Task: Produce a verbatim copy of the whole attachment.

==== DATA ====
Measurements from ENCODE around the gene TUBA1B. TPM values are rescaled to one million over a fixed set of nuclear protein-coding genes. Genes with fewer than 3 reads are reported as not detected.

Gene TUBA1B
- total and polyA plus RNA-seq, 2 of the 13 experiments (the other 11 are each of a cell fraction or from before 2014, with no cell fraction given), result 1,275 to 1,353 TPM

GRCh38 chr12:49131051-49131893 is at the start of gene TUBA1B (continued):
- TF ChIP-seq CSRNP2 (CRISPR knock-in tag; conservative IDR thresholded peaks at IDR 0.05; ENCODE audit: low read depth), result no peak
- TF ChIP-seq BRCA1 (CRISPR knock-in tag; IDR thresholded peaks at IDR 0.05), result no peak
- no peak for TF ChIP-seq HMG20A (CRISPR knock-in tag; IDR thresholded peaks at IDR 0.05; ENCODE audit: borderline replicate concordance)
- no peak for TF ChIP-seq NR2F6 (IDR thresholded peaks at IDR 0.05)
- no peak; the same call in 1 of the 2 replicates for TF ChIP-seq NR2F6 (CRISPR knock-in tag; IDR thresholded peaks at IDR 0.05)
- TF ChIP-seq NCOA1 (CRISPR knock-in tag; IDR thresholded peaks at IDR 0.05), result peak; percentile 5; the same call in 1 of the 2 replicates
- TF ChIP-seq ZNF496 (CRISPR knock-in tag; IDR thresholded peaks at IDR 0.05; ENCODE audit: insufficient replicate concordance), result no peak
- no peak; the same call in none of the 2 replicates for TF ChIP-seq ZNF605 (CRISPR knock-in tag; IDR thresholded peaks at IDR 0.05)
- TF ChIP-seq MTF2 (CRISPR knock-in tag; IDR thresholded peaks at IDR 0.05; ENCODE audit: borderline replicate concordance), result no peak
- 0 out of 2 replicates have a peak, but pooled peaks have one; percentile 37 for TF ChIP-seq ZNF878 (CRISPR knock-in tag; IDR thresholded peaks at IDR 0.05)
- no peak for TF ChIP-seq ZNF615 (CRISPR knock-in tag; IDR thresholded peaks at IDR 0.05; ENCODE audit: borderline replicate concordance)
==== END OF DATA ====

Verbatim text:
Measurements from ENCODE around the gene TUBA1B. TPM values are rescaled to one million over a fixed set of nuclear protein-coding genes. Genes with fewer than 3 reads are reported as not detected.

Gene TUBA1B
- total and polyA plus RNA-seq, 2 of the 13 experiments (the other 11 are each of a cell fraction or from before 2014, with no cell fraction given), result 1,275 to 1,353 TPM

GRCh38 chr12:49131051-49131893 is at the start of gene TUBA1B (continued):
- TF ChIP-seq CSRNP2 (CRISPR knock-in tag; conservative IDR thresholded peaks at IDR 0.05; ENCODE audit: low read depth), result no peak
- TF ChIP-seq BRCA1 (CRISPR knock-in tag; IDR thresholded peaks at IDR 0.05), result no peak
- no peak for TF ChIP-seq HMG20A (CRISPR knock-in tag; IDR thresholded peaks at IDR 0.05; ENCODE audit: borderline replicate concordance)
- no peak for TF ChIP-seq NR2F6 (IDR thresholded peaks at IDR 0.05)
- no peak; the same call in 1 of the 2 replicates for TF ChIP-seq NR2F6 (CRISPR knock-in tag; IDR thresholded peaks at IDR 0.05)
- TF ChIP-seq NCOA1 (CRISPR knock-in tag; IDR thresholded peaks at IDR 0.05), result peak; percentile 5; the same call in 1 of the 2 replicates
- TF ChIP-seq ZNF496 (CRISPR knock-in tag; IDR thresholded peaks at IDR 0.05; ENCODE audit: insufficient replicate concordance), result no peak
- no peak; the same call in none of the 2 replicates for TF ChIP-seq ZNF605 (CRISPR knock-in tag; IDR thresholded peaks at IDR 0.05)
- TF ChIP-seq MTF2 (CRISPR knock-in tag; IDR thresholded peaks at IDR 0.05; ENCODE audit: borderline replicate concordance), result no peak
- 0 out of 2 replicates have a peak, but pooled peaks have one; percentile 37 for TF ChIP-seq ZNF878 (CRISPR knock-in tag; IDR thresholded peaks at IDR 0.05)
- no peak for TF ChIP-seq ZNF615 (CRISPR knock-in tag; IDR thresholded peaks at IDR 0.05; ENCODE audit: borderline replicate concordance)